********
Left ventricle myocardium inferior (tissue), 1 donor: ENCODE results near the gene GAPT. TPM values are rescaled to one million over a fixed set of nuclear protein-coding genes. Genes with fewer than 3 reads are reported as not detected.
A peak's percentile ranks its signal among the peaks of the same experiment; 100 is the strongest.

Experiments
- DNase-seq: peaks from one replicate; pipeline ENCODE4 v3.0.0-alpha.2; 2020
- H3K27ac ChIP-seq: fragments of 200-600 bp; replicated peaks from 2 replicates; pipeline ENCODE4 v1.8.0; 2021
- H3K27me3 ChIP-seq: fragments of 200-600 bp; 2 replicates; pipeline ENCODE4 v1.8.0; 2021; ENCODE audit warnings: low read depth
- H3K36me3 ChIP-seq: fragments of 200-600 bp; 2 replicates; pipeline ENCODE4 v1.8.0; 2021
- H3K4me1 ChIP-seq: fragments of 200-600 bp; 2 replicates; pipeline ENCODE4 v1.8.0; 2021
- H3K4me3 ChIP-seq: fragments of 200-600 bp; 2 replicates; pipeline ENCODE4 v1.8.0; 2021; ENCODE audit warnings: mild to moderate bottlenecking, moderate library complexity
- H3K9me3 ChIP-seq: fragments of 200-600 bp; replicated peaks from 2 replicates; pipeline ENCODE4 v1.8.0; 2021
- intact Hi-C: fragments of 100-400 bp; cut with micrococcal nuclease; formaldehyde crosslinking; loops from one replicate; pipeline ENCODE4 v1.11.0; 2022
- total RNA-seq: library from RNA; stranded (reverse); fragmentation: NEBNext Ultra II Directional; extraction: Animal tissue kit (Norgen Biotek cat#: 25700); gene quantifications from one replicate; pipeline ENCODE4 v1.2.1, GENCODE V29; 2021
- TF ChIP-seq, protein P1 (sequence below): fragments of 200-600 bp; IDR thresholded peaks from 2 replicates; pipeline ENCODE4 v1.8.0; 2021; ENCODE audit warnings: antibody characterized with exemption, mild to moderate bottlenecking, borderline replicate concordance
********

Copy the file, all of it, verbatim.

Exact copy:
Left ventricle myocardium inferior (tissue), 1 donor: ENCODE results near the gene GAPT. TPM values are rescaled to one million over a fixed set of nuclear protein-coding genes. Genes with fewer than 3 reads are reported as not detected.
A peak's percentile ranks its signal among the peaks of the same experiment; 100 is the strongest.

Experiments
- DNase-seq: peaks from one replicate; pipeline ENCODE4 v3.0.0-alpha.2; 2020
- H3K27ac ChIP-seq: fragments of 200-600 bp; replicated peaks from 2 replicates; pipeline ENCODE4 v1.8.0; 2021
- H3K27me3 ChIP-seq: fragments of 200-600 bp; 2 replicates; pipeline ENCODE4 v1.8.0; 2021; ENCODE audit warnings: low read depth
- H3K36me3 ChIP-seq: fragments of 200-600 bp; 2 replicates; pipeline ENCODE4 v1.8.0; 2021
- H3K4me1 ChIP-seq: fragments of 200-600 bp; 2 replicates; pipeline ENCODE4 v1.8.0; 2021
- H3K4me3 ChIP-seq: fragments of 200-600 bp; 2 replicates; pipeline ENCODE4 v1.8.0; 2021; ENCODE audit warnings: mild to moderate bottlenecking, moderate library complexity
- H3K9me3 ChIP-seq: fragments of 200-600 bp; replicated peaks from 2 replicates; pipeline ENCODE4 v1.8.0; 2021
- intact Hi-C: fragments of 100-400 bp; cut with micrococcal nuclease; formaldehyde crosslinking; loops from one replicate; pipeline ENCODE4 v1.11.0; 2022
- total RNA-seq: library from RNA; stranded (reverse); fragmentation: NEBNext Ultra II Directional; extraction: Animal tissue kit (Norgen Biotek cat#: 25700); gene quantifications from one replicate; pipeline ENCODE4 v1.2.1, GENCODE V29; 2021
- TF ChIP-seq, protein P1 (sequence below): fragments of 200-600 bp; IDR thresholded peaks from 2 replicates; pipeline ENCODE4 v1.8.0; 2021; ENCODE audit warnings: antibody characterized with exemption, mild to moderate bottlenecking, borderline replicate concordance